Year Two of the course is more modest when it comes to compulsory modules – just the following three are mandatorily integrated into the syllabus:

  • Civil Procedure;
  • Compulsory Moot; and
  • Constitutional Law.

As electives are available for both upper years of the JD program, these will be listed under the next sub-section – before that, we have one more thing to clarify.

During Years Two and Three, the Dal Law has navigated students to seek to complete between 29 and 31 credit hours annually. According to the Law School, this would be levelled at between 12 and 17 termly credits, in addition to a minimum of one major paper course.


Much to the satisfaction of students, there is just a single compulsory unit during the final year of the course:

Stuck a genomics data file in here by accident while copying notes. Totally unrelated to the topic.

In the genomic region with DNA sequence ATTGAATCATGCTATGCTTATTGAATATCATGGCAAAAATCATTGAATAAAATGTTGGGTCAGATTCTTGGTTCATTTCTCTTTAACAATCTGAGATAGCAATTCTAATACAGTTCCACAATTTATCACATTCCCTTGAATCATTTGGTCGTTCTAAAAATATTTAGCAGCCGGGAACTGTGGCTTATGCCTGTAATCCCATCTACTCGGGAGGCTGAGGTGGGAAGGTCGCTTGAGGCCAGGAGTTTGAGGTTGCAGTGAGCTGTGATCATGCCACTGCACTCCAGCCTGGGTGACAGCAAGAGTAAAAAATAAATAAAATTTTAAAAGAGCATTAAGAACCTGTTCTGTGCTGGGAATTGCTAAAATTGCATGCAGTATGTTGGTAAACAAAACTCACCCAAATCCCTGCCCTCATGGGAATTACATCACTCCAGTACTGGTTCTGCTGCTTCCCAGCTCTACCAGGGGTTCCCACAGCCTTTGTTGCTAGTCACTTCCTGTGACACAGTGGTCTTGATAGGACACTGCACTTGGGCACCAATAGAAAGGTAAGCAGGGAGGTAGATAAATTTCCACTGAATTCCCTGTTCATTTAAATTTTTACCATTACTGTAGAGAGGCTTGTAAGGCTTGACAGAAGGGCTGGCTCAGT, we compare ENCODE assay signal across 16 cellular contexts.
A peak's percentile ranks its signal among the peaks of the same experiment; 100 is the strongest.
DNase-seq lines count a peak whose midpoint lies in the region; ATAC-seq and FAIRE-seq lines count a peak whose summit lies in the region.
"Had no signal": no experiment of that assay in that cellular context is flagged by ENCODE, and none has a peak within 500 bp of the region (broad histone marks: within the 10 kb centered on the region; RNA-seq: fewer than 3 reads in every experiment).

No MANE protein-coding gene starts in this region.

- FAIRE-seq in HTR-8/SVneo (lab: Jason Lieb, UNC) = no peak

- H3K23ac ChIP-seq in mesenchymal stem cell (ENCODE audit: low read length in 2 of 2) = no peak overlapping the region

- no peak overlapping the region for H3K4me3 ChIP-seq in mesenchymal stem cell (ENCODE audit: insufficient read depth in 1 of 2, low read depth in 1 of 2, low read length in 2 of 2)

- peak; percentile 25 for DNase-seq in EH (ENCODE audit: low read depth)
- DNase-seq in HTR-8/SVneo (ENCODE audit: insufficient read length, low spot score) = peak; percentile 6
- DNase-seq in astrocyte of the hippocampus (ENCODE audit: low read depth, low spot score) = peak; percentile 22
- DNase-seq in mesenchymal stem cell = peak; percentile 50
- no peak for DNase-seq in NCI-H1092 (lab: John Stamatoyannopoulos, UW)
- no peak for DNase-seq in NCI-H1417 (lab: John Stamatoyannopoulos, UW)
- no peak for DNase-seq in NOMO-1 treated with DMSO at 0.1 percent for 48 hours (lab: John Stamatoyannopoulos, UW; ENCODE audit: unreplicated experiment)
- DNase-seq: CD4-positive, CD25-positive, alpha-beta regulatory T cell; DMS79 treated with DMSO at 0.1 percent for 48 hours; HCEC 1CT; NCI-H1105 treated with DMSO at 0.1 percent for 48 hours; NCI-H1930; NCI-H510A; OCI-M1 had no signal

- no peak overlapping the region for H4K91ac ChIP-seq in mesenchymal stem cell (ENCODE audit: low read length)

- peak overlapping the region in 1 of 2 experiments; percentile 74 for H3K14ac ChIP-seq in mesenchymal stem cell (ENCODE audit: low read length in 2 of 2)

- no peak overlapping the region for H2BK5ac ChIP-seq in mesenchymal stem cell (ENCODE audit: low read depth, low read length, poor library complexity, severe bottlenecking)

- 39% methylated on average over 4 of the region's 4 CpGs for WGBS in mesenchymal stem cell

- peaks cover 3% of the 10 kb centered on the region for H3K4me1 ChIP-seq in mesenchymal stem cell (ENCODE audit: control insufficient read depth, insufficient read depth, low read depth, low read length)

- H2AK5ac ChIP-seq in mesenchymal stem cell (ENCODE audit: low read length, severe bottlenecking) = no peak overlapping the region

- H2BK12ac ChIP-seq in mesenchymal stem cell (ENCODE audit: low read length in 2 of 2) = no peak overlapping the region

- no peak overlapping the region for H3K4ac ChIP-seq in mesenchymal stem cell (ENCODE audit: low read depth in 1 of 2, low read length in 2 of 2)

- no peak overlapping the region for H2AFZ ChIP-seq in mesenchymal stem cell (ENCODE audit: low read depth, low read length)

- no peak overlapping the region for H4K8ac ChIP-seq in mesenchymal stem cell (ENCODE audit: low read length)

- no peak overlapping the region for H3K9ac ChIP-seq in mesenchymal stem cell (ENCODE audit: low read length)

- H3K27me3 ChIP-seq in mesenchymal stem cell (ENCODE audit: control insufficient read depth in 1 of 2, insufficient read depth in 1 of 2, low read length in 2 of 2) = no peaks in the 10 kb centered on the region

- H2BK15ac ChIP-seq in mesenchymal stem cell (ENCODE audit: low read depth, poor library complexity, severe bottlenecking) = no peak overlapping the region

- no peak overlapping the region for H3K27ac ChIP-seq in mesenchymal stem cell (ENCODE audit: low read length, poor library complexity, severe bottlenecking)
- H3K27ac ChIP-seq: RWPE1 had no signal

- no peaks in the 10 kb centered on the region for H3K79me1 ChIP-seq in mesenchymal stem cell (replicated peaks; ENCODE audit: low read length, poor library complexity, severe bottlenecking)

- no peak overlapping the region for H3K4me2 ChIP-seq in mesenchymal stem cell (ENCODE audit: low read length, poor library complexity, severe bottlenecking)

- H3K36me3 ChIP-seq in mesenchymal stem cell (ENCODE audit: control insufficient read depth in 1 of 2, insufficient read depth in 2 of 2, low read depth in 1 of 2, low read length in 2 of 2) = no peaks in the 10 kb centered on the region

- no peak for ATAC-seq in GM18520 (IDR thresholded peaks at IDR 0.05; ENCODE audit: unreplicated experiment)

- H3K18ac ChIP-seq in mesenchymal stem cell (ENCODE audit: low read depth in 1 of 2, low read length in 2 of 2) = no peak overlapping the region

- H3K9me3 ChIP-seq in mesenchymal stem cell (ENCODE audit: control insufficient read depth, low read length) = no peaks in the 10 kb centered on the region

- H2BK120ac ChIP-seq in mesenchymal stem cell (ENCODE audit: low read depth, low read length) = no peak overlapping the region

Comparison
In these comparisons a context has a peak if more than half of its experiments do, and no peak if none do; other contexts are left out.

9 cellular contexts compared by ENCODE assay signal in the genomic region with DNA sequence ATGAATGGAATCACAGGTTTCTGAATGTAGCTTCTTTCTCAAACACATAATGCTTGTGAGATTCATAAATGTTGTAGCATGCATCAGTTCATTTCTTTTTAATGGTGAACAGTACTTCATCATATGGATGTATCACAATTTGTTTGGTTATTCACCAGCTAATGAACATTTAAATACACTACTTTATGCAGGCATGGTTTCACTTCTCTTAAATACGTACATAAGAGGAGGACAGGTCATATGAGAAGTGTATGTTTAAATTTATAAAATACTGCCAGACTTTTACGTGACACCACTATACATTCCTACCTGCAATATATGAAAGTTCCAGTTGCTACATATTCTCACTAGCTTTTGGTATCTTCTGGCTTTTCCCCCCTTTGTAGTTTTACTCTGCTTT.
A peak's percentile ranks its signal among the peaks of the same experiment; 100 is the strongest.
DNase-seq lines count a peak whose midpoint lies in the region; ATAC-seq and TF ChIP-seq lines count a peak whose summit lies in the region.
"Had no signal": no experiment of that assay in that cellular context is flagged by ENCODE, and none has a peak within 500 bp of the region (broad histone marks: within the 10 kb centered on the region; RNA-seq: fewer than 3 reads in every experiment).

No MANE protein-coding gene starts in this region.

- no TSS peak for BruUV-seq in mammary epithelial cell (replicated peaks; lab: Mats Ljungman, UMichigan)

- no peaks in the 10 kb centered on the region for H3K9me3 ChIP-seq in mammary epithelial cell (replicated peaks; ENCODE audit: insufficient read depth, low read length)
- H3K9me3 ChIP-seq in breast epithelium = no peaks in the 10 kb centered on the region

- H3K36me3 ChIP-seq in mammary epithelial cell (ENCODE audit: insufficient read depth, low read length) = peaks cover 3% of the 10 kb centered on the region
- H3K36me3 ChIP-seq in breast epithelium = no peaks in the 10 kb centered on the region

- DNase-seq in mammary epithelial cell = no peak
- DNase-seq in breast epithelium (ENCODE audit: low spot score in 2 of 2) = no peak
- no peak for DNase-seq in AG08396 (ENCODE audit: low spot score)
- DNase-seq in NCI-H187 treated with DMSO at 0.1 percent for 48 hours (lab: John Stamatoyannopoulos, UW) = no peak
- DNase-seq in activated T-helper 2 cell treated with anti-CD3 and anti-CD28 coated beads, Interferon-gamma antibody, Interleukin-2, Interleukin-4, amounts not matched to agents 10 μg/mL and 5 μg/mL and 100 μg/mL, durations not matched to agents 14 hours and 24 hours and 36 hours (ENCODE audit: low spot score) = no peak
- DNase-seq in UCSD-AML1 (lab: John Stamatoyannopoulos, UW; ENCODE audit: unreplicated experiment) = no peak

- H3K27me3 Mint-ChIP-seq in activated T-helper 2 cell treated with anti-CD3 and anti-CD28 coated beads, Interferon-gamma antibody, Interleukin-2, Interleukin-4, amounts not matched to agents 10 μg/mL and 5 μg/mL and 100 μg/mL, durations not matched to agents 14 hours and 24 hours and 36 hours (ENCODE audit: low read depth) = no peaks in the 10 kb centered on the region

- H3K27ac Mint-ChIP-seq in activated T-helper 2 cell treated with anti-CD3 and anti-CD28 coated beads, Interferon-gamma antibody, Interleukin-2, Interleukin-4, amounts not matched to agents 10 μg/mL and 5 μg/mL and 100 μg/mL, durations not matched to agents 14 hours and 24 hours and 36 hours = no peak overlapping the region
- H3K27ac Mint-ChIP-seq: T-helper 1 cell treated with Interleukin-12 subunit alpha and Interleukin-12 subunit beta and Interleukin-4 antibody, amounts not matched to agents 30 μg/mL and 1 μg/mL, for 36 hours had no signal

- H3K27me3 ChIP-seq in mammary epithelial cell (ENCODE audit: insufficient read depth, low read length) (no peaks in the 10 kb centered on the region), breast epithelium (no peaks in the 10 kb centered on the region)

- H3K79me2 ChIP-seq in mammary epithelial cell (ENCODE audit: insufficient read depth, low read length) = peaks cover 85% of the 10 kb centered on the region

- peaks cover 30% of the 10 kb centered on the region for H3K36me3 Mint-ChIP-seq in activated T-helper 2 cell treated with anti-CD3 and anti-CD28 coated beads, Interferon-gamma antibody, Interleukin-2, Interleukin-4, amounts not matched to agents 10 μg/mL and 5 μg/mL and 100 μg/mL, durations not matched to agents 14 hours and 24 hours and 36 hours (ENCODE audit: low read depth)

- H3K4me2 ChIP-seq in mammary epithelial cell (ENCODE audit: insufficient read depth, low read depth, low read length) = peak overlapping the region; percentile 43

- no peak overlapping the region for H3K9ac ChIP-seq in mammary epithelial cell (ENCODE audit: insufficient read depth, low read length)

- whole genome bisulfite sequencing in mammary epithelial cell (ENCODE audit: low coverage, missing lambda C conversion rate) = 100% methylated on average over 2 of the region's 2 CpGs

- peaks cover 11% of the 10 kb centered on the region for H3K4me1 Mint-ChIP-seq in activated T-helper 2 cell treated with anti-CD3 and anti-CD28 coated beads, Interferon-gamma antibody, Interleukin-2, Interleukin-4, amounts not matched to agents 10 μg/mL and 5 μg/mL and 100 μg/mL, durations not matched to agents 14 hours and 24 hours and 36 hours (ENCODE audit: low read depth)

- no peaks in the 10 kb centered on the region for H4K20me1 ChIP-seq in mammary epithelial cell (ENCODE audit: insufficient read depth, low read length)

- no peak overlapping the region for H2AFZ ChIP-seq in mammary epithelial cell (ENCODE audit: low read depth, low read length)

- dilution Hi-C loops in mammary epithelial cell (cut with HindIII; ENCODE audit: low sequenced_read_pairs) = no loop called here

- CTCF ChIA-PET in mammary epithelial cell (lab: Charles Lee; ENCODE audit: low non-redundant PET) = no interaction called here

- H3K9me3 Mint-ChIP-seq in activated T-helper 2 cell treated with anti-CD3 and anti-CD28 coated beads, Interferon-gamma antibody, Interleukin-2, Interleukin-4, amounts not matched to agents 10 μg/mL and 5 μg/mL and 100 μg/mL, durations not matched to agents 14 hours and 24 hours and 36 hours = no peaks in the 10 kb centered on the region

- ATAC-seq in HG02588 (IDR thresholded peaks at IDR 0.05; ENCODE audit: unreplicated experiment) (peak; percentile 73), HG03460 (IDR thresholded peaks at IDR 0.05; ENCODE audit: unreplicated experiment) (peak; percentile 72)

• The Legal Profession and Professional Responsibility.

Finally, what is left to be summarised are the optional upper-year modules. In principle, a full list of the 171 units can be found on the Dal Law website, yet we have shortened that to some of the most intriguing modules:

  • Aboriginal Peoples and the Law;
  • Administrative Law;
  • Alternative Dispute Resolution;
  • Bankruptcy and Insolvency;
  • Civil Procedure;
  • Competition Law;
  • Constitutional Law;
  • Construction Law;
  • Copyright Law;
  • Corporate Finance;
  • Corporate Transactions;
  • Criminal Procedure;
  • Education Law;
  • Employment Law;
  • Energy Law;
  • Environmental Law;
  • Equity and Trusts;
  • Estate Planning;
  • European Union Law EUCE Visiting Professorship;
  • Family Law;
  • Health Law;
  • Human Rights and Law Protection in Canada;